The Agricultural Development and Market Corporation (Admarc) move to borrow K89 billion from Reserve Bank of Malawi (RBM).
But did not follow the procedure as parliament says it was not aware of the transaction.
On Monday Admarc announced that it was discussing with Export Development Fund (EDF), a RBM fully owned limited company, to borrow K89 billion to purchase farm produce this year.
But vice-chairperson of the Parliamentary Committee on Agriculture and Irrigation Ulemu Chilapondwa said his committee was not aware of Admarc arrangement and questioned the rationale for borrowing such a huge amount of money.
Chilapondwa said the transaction is illegal because Parliament did not meet to discuss it as required by law.
“Such amounts are supposed to be borrowed through Parliament. That is to say the Ministry of Finance should present that to Parliament for discussion and Members of Parliament are supposed to have a say before such borrowing is made,” Chilapondwa said.
RBM spokesperson Mbane Ngwira confirmed that Admarc was negotiating a loan with the bank and that the cooperation has the capacity to repay as it is going through reforms.
Ngwira said: “Recently, Admarc has been going under reforms and EDF has done several transactions before and they come out according to agreements.”
Addressing the media in Limbe, Blantyre, Admarc acting Chief Executive Officer, Felix Jumbe, said the grain marketing company wanted to borrow the money to meet the target of buying 400,000 metric tonnes of farm produce.
Jumbe disclosed that so far the government has only managed to give the company K5 billion of which at least K1 billion has already been used to buy 2,200 metric tonnes of maize, 1,700 metric tonnes of soya and other crops in the 128 markets they have opened.
He, further, said with the remaining K4 billion Admarc aims to buy 25,000 metric tonnes of maize.
He, however, said Admarc was in discussions with EDF, an RBM fully owned limited company, for a possible loan of K89 billion.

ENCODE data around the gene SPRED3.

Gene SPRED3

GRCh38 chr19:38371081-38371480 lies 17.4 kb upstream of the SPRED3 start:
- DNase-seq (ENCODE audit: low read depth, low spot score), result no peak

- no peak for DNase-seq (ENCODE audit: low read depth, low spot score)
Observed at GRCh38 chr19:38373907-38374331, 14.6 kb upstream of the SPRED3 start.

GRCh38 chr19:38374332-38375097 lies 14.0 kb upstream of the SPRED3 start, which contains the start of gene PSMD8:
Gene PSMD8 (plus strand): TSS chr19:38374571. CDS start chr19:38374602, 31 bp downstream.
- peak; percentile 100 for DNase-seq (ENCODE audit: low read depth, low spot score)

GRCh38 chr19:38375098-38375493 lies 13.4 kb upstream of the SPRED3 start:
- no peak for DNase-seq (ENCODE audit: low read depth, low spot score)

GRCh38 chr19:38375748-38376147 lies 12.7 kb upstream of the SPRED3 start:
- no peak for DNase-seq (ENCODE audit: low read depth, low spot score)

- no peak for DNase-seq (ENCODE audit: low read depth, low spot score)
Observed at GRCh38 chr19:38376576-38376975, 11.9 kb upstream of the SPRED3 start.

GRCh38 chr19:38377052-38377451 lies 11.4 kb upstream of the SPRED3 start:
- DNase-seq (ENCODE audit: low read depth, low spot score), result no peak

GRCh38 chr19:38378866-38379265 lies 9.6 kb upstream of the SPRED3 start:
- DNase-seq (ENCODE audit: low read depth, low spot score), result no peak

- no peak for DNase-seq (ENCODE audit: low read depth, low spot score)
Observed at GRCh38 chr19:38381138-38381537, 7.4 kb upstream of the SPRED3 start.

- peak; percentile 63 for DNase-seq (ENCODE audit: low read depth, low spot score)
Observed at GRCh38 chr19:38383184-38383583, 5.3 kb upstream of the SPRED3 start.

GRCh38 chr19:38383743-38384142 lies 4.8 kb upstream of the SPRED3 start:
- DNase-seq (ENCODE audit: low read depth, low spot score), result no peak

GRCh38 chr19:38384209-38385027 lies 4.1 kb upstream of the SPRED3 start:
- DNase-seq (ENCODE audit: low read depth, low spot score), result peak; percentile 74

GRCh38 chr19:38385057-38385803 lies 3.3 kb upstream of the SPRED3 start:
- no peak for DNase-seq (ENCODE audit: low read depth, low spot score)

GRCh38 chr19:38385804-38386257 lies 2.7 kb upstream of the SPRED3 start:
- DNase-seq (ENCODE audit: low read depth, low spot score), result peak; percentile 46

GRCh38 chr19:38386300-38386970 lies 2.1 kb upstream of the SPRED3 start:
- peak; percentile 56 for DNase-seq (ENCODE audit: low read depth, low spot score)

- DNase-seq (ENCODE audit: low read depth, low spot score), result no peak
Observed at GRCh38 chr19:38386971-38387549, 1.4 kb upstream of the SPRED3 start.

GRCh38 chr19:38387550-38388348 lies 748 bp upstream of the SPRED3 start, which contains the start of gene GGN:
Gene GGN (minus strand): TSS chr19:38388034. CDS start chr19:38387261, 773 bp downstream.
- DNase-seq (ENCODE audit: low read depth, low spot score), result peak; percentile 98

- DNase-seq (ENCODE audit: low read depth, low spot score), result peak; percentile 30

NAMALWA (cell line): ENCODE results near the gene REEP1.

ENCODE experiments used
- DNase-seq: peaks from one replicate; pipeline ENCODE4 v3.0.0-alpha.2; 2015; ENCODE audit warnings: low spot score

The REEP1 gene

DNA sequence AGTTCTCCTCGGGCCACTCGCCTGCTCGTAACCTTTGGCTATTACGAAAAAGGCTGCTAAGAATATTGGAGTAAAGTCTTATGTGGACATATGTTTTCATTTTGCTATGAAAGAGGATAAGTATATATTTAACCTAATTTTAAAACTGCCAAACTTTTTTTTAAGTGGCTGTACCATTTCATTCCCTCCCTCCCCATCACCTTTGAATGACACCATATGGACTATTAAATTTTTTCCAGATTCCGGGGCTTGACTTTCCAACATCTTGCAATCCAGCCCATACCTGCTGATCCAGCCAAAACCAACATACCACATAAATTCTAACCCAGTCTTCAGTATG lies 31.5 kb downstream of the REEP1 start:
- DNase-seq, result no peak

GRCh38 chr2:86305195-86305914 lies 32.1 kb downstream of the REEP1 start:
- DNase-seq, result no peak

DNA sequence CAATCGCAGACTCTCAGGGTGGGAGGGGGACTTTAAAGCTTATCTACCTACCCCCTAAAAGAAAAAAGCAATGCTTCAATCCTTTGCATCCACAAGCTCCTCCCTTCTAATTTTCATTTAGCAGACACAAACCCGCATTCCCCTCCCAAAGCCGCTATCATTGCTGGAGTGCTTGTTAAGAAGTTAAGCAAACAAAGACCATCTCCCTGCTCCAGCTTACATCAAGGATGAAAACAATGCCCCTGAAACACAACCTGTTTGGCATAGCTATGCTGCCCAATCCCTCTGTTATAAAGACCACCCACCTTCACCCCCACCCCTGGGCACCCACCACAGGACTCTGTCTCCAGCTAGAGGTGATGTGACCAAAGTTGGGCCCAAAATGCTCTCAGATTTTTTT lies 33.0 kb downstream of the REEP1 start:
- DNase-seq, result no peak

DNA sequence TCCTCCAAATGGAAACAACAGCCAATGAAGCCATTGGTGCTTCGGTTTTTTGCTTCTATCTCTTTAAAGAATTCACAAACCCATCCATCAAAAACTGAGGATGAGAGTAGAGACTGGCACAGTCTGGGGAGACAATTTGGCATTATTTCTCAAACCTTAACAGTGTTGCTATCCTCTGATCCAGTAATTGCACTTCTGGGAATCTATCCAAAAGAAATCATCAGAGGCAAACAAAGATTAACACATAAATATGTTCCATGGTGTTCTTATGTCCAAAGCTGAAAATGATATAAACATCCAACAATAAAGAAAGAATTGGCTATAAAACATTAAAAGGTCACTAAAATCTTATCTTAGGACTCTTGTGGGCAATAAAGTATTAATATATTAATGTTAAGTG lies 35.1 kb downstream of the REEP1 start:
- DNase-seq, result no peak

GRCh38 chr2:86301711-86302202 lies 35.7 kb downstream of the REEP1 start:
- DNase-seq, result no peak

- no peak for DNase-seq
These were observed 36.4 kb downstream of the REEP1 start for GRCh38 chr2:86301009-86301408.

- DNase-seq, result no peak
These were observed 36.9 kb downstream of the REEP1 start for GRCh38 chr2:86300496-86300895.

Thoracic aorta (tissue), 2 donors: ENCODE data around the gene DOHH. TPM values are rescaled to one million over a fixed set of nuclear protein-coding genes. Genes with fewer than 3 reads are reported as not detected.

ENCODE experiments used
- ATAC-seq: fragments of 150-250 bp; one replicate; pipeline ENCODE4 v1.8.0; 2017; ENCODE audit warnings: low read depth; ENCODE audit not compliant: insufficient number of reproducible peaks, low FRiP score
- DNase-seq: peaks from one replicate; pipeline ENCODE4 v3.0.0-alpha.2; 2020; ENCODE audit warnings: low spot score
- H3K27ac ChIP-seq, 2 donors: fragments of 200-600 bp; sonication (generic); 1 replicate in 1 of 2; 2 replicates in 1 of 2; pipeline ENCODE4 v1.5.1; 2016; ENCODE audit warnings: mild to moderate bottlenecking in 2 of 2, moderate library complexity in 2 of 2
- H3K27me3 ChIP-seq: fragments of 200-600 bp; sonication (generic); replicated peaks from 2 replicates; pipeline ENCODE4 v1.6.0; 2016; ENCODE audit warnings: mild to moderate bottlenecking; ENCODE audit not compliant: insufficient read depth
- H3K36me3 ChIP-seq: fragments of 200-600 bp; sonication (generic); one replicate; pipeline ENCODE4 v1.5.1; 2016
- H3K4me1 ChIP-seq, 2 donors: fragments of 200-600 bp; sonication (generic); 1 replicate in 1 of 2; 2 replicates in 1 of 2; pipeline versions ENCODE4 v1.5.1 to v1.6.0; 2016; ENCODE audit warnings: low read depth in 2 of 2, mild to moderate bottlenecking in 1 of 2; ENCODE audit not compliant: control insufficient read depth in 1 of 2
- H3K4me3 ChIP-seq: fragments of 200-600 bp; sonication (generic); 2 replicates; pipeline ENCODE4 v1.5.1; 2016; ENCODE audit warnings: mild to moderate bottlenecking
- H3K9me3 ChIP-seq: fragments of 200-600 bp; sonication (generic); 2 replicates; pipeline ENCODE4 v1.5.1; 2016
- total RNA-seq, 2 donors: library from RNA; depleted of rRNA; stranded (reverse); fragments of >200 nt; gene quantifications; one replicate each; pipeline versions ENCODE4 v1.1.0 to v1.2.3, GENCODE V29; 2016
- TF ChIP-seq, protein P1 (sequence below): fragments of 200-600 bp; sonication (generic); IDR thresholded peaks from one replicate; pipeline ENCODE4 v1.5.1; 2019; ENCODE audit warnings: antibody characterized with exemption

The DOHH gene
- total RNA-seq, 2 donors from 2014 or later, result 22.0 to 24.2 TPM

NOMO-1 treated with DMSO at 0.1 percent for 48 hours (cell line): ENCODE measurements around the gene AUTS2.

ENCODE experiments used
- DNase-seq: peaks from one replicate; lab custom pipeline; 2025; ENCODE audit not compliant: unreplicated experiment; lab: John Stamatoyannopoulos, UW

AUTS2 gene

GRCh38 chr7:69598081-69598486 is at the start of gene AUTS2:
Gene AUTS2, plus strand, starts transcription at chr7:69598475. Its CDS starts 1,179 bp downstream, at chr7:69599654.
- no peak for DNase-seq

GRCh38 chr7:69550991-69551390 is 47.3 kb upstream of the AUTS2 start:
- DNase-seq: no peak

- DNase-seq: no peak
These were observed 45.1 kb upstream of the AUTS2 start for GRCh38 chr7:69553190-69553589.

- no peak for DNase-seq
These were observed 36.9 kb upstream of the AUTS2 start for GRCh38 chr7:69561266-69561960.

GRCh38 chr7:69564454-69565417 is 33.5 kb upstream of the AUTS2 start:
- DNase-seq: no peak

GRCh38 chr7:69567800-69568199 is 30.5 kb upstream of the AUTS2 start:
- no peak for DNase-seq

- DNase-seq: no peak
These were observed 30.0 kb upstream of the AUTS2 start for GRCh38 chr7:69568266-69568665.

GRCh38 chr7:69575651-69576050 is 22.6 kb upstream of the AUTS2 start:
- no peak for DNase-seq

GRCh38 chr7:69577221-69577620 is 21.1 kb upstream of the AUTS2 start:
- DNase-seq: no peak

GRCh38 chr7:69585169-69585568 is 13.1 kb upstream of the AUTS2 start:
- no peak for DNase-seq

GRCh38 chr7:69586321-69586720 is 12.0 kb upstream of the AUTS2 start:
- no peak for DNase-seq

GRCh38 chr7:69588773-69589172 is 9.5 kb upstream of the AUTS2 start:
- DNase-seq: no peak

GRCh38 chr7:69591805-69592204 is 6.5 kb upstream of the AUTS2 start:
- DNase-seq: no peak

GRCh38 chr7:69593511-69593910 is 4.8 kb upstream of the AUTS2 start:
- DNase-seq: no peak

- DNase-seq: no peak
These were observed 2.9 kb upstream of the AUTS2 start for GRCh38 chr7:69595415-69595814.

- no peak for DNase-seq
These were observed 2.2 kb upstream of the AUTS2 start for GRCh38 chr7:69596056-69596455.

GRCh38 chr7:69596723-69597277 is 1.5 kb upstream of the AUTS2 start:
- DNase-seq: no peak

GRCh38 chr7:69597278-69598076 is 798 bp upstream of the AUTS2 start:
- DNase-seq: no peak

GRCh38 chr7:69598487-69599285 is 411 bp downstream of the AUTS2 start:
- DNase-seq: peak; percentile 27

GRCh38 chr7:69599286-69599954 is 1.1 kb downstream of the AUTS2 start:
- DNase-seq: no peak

He said: “We will be getting another tranche on the money we are negotiating with Export Development Fund which will take us to 400,000 metric tonnes and we are discussing for around K89 billion.”
However, an agriculture expert Tamani Nkhono-Mvula questioned Admarc’s borrowing, arguing that the parastatal does not have the capacity to buy such tonnes of maize.
“Over the years, government has been always bailing out Admarc because they have failed to pay back the loans, so I do not know if they have additional capacity to manage such kind of funding for them to repay on their own,” Nkhono-Mvula said.
Mvula further believes Admarc is used for political gains when it comes to expenditure of the borrowed money, giving an example of a 2017 scenario where the state grain trader borrowed money to buy maize from Zambia only for it to indicate that it was failing to repay the K23 billion loans it had accessed from commercial banks.
This resulted in the government bailing out the cooperation using taxpayers’ money allocated in the national budget.
Meanwhile, Chancellor College professor of economics, Ben Kalua, has said the kind of borrowing that Admarc is now seeking is but history has shown that they fail to govern repayments.
Admarc has a commercial part which needs to be operating on its own and making profits to sustain itself rather than depending on government funding.
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